Save money with in-store and online shopping
Clever shoppers save money combining online and in-store shoppingClever browsers can combine legwork with a bit of tech savvy to get a better deal on almost anything. Let's explore some tips that can save considerable sums of money. If a store has both an internet and a brick-and-mortar presence, you can work that fact to your advantage. But there are a few other tricks you can keep up your sleeve.
One quick way to avoid a common fee is to choose the in-store pick-up option when you order via website. This method spares you the cost of shipping. It may be best for large items, especially if you have help. Of course, you normally have to go and get the thing. In some locales sellers offer same-day deliveries. Read the rules to see if you qualify.
A number of stores boast a guaranteed price-match policy. This trick works when you've paced the aisles and you're on the verge of pouncing. Always look the item up on your handy mobile device. See what other retailers are selling it for. If you find it at a lower price, grab a sales rep and show him or her your screen. A call to a manager might take a moment, but the outlet will honor the promise. Do a bit of research. There's often a list of approved competitors.
Buyer's rewards programs can give you an edge whether you buy in store or online. The more you spend, the more points you build up, until you reach a level where you can convert that tally to a discount in real dollars. It doesn't hurt to sign up before you walk in, if it's free to do so.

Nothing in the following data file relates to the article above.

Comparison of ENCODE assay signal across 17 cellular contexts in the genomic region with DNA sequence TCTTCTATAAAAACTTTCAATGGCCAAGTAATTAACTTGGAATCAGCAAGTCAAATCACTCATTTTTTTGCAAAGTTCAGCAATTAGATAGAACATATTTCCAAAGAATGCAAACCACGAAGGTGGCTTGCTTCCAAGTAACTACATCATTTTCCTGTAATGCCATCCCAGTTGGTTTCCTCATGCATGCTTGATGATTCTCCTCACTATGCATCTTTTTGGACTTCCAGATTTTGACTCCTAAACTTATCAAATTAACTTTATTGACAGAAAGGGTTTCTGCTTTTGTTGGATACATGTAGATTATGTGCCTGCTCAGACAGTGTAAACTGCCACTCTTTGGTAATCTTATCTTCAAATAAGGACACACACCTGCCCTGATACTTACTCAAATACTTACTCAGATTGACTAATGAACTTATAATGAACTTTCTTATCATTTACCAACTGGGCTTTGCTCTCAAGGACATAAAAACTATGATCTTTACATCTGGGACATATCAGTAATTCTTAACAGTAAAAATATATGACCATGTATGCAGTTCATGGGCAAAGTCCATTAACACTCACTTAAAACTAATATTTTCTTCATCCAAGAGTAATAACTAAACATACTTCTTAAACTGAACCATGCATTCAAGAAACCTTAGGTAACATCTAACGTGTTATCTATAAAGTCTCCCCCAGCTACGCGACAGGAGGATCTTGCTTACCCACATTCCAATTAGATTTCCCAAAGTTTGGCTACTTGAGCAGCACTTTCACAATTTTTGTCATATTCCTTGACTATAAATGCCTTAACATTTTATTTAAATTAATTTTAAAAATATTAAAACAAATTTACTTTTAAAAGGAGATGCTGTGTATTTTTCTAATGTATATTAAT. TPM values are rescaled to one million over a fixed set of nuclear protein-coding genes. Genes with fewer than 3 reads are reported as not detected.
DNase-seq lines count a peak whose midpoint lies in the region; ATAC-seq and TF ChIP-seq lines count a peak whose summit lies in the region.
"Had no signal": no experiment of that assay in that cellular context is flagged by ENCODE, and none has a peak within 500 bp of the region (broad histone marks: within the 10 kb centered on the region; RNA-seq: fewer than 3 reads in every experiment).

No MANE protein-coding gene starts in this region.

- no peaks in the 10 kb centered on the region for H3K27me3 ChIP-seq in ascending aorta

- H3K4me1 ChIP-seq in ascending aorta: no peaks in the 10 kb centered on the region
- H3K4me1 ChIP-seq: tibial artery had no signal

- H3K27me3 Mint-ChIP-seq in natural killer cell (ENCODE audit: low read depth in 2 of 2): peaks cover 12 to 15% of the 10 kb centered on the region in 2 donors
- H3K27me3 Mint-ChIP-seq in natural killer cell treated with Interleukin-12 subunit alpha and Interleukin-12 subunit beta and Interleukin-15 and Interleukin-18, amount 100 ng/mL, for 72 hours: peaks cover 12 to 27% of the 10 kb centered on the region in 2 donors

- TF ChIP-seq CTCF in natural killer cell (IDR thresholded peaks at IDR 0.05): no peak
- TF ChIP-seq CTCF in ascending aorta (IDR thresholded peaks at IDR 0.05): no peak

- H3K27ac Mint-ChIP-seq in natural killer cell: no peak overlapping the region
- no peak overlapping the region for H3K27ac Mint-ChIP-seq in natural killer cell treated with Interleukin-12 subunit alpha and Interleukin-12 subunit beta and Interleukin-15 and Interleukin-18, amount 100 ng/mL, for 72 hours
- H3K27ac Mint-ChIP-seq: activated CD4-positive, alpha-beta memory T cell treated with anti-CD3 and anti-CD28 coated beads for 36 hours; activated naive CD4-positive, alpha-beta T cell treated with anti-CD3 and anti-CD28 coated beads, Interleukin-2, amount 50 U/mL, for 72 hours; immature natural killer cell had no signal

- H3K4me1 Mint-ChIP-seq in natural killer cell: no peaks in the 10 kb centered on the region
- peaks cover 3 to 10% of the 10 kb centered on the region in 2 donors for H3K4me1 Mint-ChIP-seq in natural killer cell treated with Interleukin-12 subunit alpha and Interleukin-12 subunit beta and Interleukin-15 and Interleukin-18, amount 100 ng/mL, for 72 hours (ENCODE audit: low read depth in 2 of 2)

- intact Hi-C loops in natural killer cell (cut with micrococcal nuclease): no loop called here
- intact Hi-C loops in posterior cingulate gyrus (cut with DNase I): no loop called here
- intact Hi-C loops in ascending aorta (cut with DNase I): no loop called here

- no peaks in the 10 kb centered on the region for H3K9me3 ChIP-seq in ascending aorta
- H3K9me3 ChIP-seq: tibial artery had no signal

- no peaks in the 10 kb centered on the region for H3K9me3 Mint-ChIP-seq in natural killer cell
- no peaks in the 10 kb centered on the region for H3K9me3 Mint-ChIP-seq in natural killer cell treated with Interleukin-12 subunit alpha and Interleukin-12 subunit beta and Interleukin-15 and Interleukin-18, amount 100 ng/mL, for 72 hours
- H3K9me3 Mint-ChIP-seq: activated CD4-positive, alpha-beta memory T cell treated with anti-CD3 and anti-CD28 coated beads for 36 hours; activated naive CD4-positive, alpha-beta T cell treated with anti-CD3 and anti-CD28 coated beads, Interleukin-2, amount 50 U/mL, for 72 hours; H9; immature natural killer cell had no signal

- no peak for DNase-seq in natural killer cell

There are a couple of pitfalls: the urge to spend enough to get to that threshold and the fact that many of these points evaporate if you don't use them in a certain time frame, often a year. Sign up for email from the names you're a huge fan of. You'll be alerted to upcoming store events and sales.
There are even shopping apps that do most of the work for you. They can look for the same or comparable items and show you where to go for a better deal. Some even give you a scanner function, so you can photograph a bar code or QR label and see results right away. Technology is fast approaching the magic wand stage.
You'll find abundant coupons you can "clip" on websites and in apps. You can either print out a hard copy or simply display them on your screen to make them work. Make sure your phone is charged! If you have an account with a store, you may see clickable offers when you sign in. Scroll or search, and add each one (or all at once) to your account. When you flash your rewards card, those discounts show up at the register.
Many big chains, including Kohl's, Walgreens and Target, allow you to stack coupons in some manner. That's where you can combine a manufacturer's coupon with an in-house one. Make sure this is allowed, but it never hurts to ask.
For those who have reached an expert level, newer hybrid apps have appeared that allow you to get rebates on products you purchase. You scan the product's bar code, take a picture of your receipt in the app, and the rebate will appear in, say, your PayPal account. The process might become a habit you can get used to.
Embrace any means of finding bargains, even if it's unfamiliar to you. My only fear is that, should drones start delivering, they might become so thick in the air that they blot out the sun. Besides, we'll miss the fun of sizing up things for ourselves.